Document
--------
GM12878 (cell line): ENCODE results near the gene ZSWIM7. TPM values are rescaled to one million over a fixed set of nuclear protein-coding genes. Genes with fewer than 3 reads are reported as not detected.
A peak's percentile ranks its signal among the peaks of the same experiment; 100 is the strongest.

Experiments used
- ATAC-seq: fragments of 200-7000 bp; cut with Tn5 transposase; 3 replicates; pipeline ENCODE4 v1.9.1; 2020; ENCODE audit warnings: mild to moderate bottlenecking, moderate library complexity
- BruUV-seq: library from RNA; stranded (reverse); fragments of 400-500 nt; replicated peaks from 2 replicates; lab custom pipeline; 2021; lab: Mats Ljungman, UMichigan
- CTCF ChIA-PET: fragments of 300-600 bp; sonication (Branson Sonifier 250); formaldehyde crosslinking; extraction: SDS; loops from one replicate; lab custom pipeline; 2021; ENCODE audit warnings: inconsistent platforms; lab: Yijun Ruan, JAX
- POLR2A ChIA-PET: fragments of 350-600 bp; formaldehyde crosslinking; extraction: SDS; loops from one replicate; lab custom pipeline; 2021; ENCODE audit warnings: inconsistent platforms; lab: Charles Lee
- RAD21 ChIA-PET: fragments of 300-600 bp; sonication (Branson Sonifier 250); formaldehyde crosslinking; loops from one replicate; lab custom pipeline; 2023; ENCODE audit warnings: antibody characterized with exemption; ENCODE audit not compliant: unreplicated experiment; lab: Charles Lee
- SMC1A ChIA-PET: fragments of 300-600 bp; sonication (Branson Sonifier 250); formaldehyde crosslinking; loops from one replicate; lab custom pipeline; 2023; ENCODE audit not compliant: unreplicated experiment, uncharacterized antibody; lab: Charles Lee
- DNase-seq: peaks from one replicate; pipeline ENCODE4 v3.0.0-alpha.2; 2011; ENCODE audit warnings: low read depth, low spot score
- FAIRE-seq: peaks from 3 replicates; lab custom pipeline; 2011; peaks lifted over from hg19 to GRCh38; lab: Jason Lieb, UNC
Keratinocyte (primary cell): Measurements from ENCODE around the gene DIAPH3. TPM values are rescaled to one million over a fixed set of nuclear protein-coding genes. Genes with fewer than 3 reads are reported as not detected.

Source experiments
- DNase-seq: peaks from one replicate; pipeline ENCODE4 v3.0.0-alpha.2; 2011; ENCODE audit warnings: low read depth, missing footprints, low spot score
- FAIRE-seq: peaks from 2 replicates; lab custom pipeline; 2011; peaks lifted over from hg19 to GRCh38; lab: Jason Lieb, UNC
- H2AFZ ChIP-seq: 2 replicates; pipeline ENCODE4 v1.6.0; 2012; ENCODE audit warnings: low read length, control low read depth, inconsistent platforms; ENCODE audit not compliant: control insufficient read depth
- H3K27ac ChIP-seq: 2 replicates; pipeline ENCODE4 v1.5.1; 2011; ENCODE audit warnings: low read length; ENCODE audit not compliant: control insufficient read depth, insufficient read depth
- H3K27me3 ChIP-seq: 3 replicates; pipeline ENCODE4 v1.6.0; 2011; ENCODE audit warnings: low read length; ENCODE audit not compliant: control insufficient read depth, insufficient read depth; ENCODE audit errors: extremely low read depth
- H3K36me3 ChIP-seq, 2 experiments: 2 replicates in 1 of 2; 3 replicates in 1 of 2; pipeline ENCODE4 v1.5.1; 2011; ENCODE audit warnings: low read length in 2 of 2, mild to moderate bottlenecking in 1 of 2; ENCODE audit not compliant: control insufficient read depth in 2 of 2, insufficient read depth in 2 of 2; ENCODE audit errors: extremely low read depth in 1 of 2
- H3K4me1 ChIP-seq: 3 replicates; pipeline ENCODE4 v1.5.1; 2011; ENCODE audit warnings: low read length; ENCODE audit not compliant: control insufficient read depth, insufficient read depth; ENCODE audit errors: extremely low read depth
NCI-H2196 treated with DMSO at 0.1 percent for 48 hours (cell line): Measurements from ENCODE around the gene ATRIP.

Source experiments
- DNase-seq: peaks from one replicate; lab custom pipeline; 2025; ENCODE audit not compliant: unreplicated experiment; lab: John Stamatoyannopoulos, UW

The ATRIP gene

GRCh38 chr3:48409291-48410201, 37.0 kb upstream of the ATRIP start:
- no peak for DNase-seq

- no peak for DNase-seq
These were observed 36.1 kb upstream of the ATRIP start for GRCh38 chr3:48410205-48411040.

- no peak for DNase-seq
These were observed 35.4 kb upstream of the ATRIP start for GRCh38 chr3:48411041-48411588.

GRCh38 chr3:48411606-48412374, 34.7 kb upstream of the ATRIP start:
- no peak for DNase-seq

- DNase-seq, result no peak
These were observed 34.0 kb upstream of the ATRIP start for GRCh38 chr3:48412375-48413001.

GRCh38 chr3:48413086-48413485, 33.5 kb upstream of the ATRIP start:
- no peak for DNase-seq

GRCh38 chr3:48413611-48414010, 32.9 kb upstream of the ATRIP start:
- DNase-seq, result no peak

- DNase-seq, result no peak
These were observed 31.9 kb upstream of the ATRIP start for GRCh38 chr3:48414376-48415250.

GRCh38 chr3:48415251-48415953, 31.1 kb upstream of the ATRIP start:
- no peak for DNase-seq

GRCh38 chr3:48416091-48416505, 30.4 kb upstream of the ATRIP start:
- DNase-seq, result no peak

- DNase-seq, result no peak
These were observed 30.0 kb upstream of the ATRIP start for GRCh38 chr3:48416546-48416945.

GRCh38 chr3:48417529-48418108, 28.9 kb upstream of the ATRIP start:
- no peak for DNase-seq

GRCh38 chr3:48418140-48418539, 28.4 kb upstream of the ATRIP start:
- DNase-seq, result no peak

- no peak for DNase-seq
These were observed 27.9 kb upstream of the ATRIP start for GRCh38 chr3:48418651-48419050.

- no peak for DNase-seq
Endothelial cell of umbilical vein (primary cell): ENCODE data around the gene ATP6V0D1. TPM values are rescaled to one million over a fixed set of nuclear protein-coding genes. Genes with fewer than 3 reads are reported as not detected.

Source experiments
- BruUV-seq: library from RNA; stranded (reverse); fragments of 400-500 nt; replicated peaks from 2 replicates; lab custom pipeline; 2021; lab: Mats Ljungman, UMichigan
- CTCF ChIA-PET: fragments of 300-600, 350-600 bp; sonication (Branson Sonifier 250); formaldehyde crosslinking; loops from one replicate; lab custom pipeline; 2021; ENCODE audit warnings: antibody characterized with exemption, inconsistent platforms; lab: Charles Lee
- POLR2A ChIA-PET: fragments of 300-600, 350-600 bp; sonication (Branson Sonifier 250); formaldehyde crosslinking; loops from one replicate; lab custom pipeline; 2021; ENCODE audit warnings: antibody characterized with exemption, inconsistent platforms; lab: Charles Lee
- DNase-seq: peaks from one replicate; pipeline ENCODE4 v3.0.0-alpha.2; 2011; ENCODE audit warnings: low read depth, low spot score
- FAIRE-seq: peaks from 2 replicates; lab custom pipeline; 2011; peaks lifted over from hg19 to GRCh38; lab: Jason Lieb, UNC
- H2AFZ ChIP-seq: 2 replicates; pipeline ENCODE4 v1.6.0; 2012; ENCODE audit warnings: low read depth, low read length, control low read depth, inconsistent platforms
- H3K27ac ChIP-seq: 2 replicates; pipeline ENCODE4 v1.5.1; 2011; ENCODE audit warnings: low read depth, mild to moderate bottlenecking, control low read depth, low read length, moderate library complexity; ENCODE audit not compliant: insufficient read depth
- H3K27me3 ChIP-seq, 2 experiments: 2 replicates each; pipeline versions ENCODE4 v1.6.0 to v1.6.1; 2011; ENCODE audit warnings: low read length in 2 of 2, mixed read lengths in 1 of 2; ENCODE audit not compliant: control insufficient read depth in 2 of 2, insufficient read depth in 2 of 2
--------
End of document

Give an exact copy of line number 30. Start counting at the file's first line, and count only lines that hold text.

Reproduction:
These were observed 35.4 kb upstream of the ATRIP start for GRCh38 chr3:48411041-48411588.